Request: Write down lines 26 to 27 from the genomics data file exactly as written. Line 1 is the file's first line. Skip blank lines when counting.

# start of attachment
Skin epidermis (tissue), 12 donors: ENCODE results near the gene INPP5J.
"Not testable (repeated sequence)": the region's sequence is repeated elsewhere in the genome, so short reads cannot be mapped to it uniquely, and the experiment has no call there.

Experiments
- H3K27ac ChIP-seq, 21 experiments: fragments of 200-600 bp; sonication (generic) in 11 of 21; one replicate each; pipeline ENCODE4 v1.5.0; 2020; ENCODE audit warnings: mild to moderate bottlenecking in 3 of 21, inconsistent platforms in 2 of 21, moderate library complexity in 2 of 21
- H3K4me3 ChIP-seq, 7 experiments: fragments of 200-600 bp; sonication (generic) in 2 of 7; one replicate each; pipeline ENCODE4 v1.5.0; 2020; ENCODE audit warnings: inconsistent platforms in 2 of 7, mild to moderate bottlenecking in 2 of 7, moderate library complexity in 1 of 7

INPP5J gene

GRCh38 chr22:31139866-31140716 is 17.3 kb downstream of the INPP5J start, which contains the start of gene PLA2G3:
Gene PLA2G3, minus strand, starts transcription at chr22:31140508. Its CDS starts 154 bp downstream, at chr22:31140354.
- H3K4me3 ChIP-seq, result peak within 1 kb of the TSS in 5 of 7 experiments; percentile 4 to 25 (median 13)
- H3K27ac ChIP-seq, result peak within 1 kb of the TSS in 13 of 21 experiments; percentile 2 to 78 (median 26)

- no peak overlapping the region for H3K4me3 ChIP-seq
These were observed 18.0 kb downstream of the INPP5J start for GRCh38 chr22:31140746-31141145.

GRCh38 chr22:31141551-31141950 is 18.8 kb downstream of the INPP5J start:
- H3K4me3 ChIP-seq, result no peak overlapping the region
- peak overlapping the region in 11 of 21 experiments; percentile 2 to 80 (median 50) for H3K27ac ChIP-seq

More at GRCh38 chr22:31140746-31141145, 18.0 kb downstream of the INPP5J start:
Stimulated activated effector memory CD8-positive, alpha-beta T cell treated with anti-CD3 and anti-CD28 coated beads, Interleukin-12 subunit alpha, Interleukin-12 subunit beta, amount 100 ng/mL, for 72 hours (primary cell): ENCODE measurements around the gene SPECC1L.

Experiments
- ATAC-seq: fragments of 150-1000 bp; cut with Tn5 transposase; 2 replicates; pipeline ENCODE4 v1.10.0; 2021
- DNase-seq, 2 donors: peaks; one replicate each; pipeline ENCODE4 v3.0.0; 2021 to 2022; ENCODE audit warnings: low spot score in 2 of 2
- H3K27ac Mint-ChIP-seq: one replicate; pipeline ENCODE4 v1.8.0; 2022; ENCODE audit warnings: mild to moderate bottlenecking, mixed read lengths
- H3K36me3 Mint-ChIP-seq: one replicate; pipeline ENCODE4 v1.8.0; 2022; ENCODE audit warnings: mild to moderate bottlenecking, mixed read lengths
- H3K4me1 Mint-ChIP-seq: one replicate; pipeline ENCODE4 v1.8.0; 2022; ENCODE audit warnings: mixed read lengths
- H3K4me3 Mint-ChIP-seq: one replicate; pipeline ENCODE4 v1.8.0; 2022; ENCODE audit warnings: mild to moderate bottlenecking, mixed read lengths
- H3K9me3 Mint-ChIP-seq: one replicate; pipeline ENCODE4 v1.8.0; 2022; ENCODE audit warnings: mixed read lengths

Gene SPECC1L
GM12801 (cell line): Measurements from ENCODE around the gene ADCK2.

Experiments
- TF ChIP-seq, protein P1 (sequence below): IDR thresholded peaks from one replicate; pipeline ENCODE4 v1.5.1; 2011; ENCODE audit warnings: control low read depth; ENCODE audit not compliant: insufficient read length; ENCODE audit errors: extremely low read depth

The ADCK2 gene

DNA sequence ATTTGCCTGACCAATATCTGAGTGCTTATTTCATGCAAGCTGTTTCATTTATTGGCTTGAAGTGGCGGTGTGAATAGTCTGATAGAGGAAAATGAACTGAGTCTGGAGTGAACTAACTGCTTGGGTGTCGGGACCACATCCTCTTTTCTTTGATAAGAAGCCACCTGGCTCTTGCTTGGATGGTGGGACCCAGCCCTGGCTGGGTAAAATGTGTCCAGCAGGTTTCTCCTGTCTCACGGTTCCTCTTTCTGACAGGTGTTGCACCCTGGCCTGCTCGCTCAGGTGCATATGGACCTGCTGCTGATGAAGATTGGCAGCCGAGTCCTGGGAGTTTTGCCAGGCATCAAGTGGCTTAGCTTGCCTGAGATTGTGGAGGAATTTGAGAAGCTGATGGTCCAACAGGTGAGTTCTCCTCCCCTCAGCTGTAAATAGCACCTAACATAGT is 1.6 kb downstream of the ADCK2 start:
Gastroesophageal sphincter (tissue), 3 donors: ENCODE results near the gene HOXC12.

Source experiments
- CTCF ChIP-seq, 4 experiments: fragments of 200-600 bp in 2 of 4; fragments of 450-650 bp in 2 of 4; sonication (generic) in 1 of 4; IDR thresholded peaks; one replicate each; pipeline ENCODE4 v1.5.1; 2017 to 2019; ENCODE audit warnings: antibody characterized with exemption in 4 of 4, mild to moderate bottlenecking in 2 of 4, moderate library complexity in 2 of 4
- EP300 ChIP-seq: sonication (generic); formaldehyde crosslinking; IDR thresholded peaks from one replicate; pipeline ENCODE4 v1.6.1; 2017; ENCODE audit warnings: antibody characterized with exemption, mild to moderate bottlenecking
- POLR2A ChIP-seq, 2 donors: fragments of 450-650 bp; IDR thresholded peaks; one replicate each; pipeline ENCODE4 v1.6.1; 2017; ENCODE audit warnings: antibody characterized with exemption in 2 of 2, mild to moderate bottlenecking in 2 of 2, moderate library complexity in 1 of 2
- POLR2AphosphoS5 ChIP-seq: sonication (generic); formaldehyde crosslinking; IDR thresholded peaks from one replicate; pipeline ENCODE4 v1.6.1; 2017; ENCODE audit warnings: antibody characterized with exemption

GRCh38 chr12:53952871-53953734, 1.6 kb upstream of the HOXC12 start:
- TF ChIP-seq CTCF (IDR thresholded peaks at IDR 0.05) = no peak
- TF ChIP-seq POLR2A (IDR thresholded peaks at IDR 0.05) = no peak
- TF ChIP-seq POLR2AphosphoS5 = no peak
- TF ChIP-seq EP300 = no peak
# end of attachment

Gene SPECC1L
GM12801 (cell line): Measurements from ENCODE around the gene ADCK2.